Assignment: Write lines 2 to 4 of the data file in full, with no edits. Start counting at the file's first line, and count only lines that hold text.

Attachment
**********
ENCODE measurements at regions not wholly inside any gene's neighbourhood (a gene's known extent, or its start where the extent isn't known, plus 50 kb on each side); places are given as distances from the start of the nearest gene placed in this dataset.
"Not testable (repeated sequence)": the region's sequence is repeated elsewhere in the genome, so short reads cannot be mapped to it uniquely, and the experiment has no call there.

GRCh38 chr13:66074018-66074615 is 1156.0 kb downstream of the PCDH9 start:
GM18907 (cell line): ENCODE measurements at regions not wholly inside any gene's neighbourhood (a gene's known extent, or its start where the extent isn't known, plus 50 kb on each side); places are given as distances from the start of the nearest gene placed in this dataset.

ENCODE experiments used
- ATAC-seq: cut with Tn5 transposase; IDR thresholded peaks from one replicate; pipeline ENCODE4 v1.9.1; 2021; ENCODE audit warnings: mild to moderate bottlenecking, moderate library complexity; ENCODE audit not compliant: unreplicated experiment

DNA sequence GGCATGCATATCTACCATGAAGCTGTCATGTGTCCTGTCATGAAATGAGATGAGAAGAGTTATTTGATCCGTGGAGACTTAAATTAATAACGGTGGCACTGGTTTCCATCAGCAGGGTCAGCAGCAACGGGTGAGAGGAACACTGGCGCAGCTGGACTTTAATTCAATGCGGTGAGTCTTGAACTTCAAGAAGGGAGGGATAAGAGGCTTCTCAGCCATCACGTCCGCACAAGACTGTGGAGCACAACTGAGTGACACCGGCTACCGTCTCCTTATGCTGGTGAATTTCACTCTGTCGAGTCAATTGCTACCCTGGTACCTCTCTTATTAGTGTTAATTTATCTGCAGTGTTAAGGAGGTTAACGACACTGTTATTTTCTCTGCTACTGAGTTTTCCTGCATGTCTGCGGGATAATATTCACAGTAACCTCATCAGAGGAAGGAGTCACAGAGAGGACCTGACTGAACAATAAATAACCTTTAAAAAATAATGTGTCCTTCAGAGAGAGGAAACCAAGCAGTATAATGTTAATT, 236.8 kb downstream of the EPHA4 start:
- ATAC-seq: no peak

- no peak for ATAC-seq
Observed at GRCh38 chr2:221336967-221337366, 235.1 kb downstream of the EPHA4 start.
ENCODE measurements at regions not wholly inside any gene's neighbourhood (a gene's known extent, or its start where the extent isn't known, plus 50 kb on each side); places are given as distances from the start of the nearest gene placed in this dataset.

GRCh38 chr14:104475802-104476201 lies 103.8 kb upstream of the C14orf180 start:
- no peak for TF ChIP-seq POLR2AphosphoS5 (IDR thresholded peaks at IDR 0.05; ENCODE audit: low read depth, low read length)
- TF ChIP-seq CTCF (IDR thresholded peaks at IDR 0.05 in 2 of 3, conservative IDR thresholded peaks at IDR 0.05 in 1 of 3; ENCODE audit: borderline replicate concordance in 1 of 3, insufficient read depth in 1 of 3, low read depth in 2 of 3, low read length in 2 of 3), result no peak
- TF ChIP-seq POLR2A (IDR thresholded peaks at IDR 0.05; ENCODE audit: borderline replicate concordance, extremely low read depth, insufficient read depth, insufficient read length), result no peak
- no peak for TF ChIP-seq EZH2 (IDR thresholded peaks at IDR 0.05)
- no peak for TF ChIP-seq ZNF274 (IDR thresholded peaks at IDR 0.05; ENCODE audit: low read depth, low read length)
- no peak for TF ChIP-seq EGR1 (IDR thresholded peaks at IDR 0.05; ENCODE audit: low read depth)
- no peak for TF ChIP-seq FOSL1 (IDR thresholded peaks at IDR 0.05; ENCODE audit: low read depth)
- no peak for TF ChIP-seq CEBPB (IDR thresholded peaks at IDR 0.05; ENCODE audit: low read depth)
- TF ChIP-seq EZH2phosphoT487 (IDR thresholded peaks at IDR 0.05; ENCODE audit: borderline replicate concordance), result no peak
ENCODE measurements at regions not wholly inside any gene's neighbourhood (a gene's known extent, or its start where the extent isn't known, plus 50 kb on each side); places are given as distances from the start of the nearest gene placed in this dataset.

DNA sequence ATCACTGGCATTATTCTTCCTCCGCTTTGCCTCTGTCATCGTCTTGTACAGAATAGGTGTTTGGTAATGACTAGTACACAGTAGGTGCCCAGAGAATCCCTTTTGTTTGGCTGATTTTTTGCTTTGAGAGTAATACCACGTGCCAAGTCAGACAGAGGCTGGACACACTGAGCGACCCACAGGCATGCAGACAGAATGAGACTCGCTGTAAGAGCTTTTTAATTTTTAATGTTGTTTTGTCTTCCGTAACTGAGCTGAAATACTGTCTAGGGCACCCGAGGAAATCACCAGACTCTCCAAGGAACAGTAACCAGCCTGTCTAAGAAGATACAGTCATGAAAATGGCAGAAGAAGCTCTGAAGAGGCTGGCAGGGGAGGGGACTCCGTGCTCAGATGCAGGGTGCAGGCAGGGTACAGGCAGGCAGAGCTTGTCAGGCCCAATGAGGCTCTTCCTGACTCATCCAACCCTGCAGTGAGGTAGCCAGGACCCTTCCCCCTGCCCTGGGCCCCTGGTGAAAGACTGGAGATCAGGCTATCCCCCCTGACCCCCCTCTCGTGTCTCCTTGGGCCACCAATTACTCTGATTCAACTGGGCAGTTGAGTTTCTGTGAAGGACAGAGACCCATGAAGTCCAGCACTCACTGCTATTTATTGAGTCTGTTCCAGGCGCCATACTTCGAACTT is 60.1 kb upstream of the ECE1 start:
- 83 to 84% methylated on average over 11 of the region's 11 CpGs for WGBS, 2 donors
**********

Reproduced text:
"Not testable (repeated sequence)": the region's sequence is repeated elsewhere in the genome, so short reads cannot be mapped to it uniquely, and the experiment has no call there.

GRCh38 chr13:66074018-66074615 is 1156.0 kb downstream of the PCDH9 start:
GM18907 (cell line): ENCODE measurements at regions not wholly inside any gene's neighbourhood (a gene's known extent, or its start where the extent isn't known, plus 50 kb on each side); places are given as distances from the start of the nearest gene placed in this dataset.